Weather Bomb 1913 offers unique glimpse into storm that rocked Great Lakes
The SS Charles Price, lost with all her crew in the great storm of November 1913. (File photo)
It was over 100 years ago in November of 1913 that one of the most devastating storms to ever hit the Great Lakes destroyed over a dozen freshwater ships, killing more than 250 people. The white hurricane turned a source of life into a place of death, leaving its mark in the memories of those who lived on the Great Lakes’ shorelines.
Bruce Kemp, a former Sarnia resident now based in Merrickville, ON, said the storm was something people often spoke of, a piece of history unforgotten. It was in 1977, when Kemp began scuba diving, that his fascination with the storm peaked.
He visited the site of the shipwrecked SS Charles S. Price in Lake Huron, one of the many casualties from the 1913 natural disaster. As a journalist at the Sarnia Observer, the experience inspired him to put pen to paper. Kemp said he wanted to write a magazine article, and he began collecting pieces of information.
Kemp’s magazine articles won him both national and international awards. But it was never enough; Kemp wanted to do the story justice, getting as many facts as he could gather. And so, 40 years later, he released his book, Weather Bomb 1913: Life and Death on the Great Lakes.
“Most of the story had been told by divers who got all excited, but had no training and research,” Kemp said. “This was too good, and I started applying thorough journalistic principles to it.”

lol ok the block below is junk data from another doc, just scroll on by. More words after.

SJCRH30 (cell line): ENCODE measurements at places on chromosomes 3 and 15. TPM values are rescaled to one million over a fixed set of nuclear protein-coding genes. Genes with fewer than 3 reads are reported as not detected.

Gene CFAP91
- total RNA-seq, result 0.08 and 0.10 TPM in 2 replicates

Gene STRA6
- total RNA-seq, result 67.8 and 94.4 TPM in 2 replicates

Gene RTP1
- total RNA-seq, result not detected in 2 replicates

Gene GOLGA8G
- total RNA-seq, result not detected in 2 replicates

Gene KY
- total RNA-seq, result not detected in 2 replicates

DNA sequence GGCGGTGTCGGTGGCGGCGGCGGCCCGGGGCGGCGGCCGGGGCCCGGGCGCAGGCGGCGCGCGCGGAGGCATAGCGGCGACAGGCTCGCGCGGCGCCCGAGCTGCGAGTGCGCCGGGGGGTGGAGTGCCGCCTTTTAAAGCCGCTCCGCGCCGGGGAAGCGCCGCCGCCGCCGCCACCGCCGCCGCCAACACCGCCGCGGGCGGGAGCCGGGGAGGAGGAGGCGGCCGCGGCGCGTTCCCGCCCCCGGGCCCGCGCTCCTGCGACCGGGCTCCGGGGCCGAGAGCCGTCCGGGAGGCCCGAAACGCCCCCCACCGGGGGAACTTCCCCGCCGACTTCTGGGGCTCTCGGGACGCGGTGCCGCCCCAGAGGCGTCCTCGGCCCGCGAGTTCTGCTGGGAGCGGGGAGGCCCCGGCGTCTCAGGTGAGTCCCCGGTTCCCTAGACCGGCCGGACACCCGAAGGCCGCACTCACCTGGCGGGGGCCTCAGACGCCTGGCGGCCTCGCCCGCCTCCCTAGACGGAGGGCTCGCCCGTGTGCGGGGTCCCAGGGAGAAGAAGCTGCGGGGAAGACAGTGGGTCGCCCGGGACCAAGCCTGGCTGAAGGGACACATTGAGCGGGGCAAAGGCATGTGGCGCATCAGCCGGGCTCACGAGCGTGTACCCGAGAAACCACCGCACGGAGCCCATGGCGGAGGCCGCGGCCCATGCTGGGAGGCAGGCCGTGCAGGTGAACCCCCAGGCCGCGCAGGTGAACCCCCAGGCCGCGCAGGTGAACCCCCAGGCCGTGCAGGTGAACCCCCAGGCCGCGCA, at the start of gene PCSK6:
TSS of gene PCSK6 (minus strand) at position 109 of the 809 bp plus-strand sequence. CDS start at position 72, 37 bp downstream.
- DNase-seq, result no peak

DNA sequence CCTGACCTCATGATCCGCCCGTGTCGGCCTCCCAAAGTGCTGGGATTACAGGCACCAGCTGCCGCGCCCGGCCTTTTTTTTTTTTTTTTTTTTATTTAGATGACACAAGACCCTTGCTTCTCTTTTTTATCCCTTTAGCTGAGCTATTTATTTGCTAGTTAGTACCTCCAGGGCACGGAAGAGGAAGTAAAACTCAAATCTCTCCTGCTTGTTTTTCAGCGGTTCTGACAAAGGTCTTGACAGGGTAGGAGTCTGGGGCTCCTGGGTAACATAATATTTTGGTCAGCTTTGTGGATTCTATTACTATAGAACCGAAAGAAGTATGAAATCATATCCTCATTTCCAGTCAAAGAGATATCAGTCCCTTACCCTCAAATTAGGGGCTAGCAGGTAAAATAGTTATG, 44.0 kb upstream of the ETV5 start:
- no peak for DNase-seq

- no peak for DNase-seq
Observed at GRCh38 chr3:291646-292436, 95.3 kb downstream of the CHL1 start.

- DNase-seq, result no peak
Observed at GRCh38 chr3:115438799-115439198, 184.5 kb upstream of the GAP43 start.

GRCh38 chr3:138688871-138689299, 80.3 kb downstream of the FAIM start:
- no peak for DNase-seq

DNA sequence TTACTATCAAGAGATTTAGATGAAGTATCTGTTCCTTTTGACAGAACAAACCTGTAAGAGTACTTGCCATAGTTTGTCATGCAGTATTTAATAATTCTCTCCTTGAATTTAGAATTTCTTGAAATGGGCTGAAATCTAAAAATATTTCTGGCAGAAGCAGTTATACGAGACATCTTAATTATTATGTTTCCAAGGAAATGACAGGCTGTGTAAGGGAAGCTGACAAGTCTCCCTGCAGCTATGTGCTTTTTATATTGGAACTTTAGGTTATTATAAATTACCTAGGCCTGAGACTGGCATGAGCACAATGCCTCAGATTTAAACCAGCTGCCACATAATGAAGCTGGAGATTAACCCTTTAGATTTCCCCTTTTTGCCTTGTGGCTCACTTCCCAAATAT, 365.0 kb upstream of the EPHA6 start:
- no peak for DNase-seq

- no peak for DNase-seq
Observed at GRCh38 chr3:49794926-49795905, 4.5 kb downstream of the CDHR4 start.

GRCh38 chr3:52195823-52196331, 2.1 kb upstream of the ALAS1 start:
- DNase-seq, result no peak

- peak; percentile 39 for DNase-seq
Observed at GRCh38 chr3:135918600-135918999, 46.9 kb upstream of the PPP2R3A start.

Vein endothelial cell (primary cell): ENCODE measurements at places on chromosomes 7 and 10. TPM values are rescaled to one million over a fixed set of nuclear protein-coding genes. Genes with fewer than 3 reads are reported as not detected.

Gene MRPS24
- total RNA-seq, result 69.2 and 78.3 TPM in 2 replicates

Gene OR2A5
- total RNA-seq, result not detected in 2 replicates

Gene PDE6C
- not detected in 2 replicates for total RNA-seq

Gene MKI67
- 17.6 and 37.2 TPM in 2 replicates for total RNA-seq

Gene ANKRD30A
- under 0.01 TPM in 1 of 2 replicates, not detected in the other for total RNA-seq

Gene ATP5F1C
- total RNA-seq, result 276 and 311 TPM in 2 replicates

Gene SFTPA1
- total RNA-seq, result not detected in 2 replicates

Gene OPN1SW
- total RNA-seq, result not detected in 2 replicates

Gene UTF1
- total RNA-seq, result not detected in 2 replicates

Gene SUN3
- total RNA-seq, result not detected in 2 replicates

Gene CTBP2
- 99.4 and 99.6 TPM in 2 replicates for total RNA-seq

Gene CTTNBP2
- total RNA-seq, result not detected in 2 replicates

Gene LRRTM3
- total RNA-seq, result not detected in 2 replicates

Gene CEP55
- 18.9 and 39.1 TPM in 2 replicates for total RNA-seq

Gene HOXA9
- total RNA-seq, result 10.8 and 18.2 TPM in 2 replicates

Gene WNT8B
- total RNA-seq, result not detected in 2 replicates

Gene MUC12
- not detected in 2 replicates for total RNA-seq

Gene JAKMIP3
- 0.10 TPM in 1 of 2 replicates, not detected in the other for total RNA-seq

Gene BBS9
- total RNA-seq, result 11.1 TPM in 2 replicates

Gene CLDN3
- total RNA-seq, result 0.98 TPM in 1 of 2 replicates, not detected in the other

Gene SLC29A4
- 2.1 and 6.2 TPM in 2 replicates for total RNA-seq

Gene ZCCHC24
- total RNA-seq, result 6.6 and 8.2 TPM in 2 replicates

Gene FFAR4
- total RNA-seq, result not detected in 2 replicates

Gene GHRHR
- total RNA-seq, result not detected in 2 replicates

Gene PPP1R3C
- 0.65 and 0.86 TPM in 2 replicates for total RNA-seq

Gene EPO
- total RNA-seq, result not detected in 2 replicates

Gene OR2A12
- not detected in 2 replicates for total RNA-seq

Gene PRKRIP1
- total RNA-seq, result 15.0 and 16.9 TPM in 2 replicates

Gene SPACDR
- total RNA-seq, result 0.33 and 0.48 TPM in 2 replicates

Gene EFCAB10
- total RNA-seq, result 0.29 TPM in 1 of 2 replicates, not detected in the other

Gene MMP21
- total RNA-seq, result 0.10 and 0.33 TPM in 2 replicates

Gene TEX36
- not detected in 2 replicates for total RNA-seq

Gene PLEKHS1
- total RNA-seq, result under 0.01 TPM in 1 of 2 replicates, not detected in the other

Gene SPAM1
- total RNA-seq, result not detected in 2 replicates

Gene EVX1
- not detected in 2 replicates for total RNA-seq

Kemp said diving into his research led to him finding more and more, but he said he never felt he had quite enough to justify publishing. The more he uncovered, the more fascinated he became.
In the 1980s, he visited some of the ship wrecks that had been found. The SS Regina, another casualty of the storm, wasn’t located until 1986 in Lake Huron, between Lexington and Port Sanilac. Kemp said this was quite a find – on board and still intact were tens of thousands of artifacts, including bottles of scotch and champagne.
He also took the time to visit people in both Michigan and Ontario who had been alive during the great storm to learn about their experiences. Kemp said he put letters in 26 different newspapers, and the response was incredible.
“You wouldn’t believe the number of people who carry this story, it’s part of their personal mythology,” he said.
One of those people was a 93-year-old man named Austin Schwalm, who recalled being just six years old, skipping school to help the men recover bodies after the storm.
“As a farm kid, he helped with slaughtering animals in the fall, so death was no stranger to him,” Kemp said. “More than anything it was a big adventure.”
Kemp also spoke with Aileen Reeves, whose father, Captain McConkey, had perished in the storm. She read her older sisters memoir, who had recalled the days following the storm, waiting for their father to return to their Barrie home.
“It was like watching an Ingmar Bergman film…she talked about what it was like the day of the storm and waiting for the telephone call to say that dad was safe,” he said. “That call never came.”
Kemp said for those living along the Great Lakes, big ships are integral to the culture, so the storm of 1913 is an important event to remember that impacted a number of communities, even over a century later.
He said he wanted to write a book that was not just informative, but readable for a wide range of people, even those who may not be nautical fanatics. He blended both fiction and nonfiction, with a hint of personal story telling.
“This is part of our cultural heritage, as people who live along the lakes,” Kemp said. “I wanted to let humanity bring colour to the story, [not] try to create something out of nothing.”
Kempe will be in Petrolia in February to discuss his book. A local resident has lent a barometer with a paper chart that has the reading from when the 1913 Weather Bomb hit. It will be on display during Kemp’s book signing and lecture.
IF YOU GO:
When: Feb. 13, 6:30 p.m. – 8 p.m.
Where: Petrolia Library